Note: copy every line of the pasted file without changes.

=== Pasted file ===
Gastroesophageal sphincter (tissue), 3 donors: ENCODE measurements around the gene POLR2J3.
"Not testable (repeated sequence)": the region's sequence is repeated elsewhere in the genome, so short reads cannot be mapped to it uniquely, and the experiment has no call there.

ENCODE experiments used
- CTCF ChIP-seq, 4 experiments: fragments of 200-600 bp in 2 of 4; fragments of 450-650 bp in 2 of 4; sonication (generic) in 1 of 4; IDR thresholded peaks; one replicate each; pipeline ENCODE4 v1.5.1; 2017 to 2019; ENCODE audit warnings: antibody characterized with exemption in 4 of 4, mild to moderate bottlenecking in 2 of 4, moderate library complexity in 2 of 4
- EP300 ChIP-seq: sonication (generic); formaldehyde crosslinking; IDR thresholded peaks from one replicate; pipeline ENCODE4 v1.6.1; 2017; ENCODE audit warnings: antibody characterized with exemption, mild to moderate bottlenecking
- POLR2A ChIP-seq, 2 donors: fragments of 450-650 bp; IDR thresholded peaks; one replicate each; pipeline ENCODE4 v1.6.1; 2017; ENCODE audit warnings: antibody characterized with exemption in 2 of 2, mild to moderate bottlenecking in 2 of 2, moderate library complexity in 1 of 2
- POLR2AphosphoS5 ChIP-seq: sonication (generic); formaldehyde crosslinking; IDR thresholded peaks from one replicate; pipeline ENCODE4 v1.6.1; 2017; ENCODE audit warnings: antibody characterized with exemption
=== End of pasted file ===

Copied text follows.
Gastroesophageal sphincter (tissue), 3 donors: ENCODE measurements around the gene POLR2J3.
"Not testable (repeated sequence)": the region's sequence is repeated elsewhere in the genome, so short reads cannot be mapped to it uniquely, and the experiment has no call there.

ENCODE experiments used
- CTCF ChIP-seq, 4 experiments: fragments of 200-600 bp in 2 of 4; fragments of 450-650 bp in 2 of 4; sonication (generic) in 1 of 4; IDR thresholded peaks; one replicate each; pipeline ENCODE4 v1.5.1; 2017 to 2019; ENCODE audit warnings: antibody characterized with exemption in 4 of 4, mild to moderate bottlenecking in 2 of 4, moderate library complexity in 2 of 4
- EP300 ChIP-seq: sonication (generic); formaldehyde crosslinking; IDR thresholded peaks from one replicate; pipeline ENCODE4 v1.6.1; 2017; ENCODE audit warnings: antibody characterized with exemption, mild to moderate bottlenecking
- POLR2A ChIP-seq, 2 donors: fragments of 450-650 bp; IDR thresholded peaks; one replicate each; pipeline ENCODE4 v1.6.1; 2017; ENCODE audit warnings: antibody characterized with exemption in 2 of 2, mild to moderate bottlenecking in 2 of 2, moderate library complexity in 1 of 2
- POLR2AphosphoS5 ChIP-seq: sonication (generic); formaldehyde crosslinking; IDR thresholded peaks from one replicate; pipeline ENCODE4 v1.6.1; 2017; ENCODE audit warnings: antibody characterized with exemption